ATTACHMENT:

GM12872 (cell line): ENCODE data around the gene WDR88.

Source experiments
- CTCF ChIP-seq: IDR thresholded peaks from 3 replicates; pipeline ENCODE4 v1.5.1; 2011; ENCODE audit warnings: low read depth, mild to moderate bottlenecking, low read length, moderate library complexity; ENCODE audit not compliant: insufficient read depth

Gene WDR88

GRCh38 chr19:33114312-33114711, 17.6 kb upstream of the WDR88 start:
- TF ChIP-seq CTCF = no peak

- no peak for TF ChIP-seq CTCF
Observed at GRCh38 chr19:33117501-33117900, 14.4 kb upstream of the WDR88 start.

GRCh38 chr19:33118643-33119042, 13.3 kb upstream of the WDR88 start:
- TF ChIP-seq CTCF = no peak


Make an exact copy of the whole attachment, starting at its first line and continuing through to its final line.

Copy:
GM12872 (cell line): ENCODE data around the gene WDR88.

Source experiments
- CTCF ChIP-seq: IDR thresholded peaks from 3 replicates; pipeline ENCODE4 v1.5.1; 2011; ENCODE audit warnings: low read depth, mild to moderate bottlenecking, low read length, moderate library complexity; ENCODE audit not compliant: insufficient read depth

Gene WDR88

GRCh38 chr19:33114312-33114711, 17.6 kb upstream of the WDR88 start:
- TF ChIP-seq CTCF = no peak

- no peak for TF ChIP-seq CTCF
Observed at GRCh38 chr19:33117501-33117900, 14.4 kb upstream of the WDR88 start.

GRCh38 chr19:33118643-33119042, 13.3 kb upstream of the WDR88 start:
- TF ChIP-seq CTCF = no peak